I believe that nothing in this is without risk—as you have said, with least risk—so I think it is appropriate risk… I believe that the resources we have been provided, along with the strategy which we have already started implementing and the resolve reflected by the support of the American people and our other coalition allies, I believe for this 18 months we are going to make tremendous progress against this, while we simultaneously grow Afghanistan's capacity to provide for its own security. That then bridges to the long term.  So I am very comfortable where we are now as we go out toward the strategic partnership, and I don't believe the July 2011 time frame militarily is a major factor in my strategy.

In a January 2011 open letter to the troops in Afghanistan, Gen. Petraeus wrote:

“Indeed, together with the establishment of additional organizations and refinements of our strategy, the additional resources enabled us this past fall to get the ‘inputs’ right in Afghanistan for the first time.”

Yet despite the confidence of these two four-star generals, despite the right “inputs” provided by the president, the mission was not successful.

Gen. Petraeus and Admiral Mullen both said they would not come back later and say we should stay forever if the surge did not work. That, unfortunately, is exactly what McCain and Graham are now requesting.

Here is the unequivocal bottom line: despite hundreds of billions of dollars spent over the past 16 years, and the 2,293 killed and 17,674 wounded American troops during that timeframe, Afghanistan is still a violent, unstable country with a hopelessly corrupt government.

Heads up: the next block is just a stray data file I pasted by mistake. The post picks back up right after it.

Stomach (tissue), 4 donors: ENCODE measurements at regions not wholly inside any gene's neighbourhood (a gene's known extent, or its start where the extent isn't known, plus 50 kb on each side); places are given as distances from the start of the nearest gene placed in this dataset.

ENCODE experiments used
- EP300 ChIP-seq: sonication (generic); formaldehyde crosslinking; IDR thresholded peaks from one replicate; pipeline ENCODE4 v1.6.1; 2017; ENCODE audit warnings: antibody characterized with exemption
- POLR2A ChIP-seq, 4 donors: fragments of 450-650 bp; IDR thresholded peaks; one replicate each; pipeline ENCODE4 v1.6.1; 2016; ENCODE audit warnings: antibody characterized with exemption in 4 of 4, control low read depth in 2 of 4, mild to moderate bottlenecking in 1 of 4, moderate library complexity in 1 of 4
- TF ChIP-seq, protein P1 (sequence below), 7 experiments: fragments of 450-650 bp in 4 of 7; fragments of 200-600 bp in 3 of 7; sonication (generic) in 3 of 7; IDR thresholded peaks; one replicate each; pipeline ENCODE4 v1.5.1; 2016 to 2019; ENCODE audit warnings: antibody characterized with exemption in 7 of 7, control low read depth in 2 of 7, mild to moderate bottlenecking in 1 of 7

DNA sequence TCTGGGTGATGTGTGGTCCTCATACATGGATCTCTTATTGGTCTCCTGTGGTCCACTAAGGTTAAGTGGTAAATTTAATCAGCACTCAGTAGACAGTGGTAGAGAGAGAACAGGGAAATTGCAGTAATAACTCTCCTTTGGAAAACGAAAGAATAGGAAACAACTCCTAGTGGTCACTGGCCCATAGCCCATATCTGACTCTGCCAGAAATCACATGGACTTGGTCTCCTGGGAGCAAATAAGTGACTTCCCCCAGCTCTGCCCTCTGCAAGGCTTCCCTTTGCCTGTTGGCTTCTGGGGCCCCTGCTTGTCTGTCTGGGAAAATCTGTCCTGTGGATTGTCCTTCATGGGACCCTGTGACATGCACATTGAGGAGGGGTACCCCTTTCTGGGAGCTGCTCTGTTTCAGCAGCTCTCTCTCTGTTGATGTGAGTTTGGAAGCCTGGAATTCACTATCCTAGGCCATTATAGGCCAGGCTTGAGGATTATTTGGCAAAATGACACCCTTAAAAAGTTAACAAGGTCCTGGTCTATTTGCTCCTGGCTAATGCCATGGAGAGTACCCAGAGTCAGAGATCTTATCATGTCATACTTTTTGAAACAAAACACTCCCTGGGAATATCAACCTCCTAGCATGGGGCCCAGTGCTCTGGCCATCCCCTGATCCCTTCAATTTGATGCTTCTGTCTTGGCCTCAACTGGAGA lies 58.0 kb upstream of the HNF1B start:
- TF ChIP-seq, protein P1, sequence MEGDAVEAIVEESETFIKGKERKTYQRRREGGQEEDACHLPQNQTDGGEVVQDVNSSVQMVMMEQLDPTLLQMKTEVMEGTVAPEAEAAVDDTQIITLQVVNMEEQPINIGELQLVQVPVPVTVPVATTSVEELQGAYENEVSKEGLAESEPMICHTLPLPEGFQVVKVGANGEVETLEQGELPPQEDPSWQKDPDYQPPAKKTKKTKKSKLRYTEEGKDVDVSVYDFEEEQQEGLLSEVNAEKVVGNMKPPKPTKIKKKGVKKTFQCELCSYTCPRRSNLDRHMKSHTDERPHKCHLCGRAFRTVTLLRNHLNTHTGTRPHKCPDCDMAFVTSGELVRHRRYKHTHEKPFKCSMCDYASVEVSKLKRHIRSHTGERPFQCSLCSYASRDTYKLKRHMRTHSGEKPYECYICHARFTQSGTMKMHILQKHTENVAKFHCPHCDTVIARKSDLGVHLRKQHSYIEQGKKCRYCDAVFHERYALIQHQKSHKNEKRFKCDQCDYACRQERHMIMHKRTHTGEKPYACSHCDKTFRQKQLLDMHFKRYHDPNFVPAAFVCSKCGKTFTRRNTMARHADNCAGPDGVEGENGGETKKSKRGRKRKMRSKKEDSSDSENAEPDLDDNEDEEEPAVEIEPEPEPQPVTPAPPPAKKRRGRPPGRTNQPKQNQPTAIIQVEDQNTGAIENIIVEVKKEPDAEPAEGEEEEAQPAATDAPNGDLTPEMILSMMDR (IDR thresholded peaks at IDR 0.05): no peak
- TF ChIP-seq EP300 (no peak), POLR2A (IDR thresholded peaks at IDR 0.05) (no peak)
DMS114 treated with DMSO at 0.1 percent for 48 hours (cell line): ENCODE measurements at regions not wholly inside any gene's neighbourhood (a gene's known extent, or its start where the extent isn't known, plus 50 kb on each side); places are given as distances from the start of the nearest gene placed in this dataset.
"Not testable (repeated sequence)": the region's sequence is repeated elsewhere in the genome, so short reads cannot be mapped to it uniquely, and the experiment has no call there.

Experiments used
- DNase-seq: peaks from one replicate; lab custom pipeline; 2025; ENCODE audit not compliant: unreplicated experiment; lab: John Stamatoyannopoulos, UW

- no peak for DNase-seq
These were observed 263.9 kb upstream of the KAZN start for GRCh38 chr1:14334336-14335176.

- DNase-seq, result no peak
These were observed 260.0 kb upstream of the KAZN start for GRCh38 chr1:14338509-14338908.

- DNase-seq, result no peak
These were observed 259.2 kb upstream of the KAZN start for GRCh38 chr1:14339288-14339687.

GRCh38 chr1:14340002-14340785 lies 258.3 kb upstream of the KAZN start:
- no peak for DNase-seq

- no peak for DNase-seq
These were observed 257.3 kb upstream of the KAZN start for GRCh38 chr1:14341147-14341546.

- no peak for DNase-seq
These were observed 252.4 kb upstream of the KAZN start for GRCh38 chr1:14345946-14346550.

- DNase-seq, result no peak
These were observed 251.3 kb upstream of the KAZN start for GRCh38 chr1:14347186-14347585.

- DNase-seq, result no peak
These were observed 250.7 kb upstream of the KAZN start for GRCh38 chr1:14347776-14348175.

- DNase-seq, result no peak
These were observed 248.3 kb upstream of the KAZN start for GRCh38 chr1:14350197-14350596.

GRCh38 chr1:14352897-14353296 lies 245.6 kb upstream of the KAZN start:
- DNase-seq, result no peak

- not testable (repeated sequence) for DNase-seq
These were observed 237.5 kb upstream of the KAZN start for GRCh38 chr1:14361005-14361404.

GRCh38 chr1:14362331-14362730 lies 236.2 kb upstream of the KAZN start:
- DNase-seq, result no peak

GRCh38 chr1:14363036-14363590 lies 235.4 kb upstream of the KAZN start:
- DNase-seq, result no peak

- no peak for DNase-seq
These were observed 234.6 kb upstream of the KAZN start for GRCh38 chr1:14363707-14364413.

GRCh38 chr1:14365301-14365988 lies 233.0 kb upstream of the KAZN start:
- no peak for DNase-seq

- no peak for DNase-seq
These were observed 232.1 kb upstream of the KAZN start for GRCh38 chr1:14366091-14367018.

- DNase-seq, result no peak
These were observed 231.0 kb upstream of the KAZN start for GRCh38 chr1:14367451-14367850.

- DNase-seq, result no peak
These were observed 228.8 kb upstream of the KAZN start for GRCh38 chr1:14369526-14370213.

Every commander since Gen. McNeill in 2007 has asked for more troops.  Presidents Bush and Obama authorized the troop request every time, yet not once after getting what the generals asked for were the tactical or strategic objectives met.

I served in Afghanistan at the height of the 2010 surge and can confirm that even with more than 100,000 US troops on the ground, there were still massive swaths of the country that were no-go territory for friendly troops, and the Taliban and other insurgents ran wild. 

So long as Pakistan refuses to stop the Taliban from using its territory as a safe haven and the government in Kabul remains as corrupt as it has been, it wouldn’t matter if President Trump ordered 200,000 troops to Afghanistan: it would never be enough and the war would not be won. Until the Afghan government, people, and Pakistan government decide they’re willing to do whatever it takes to end the war, the fighting will continue, without resolution, irrespective of what military tactics the US employs.

The idea that only a few thousand will “break the stalemate” ignores the past decade of tactical failure with ten times that number of troops.  It is imperative, therefore, that the United States not pointlessly sacrifice the lives of any more American service men and women, nor pour any more treasure into a mission that cannot succeed. 

Daniel L. Davis is a Senior Fellow for Defense Priorities and a former Lt. Col. in the U.S. Army who retired in 2015 after 21 years, including four combat deployments.

This piece was originally published by The National Interest on March 22, 2017. Read more HERE.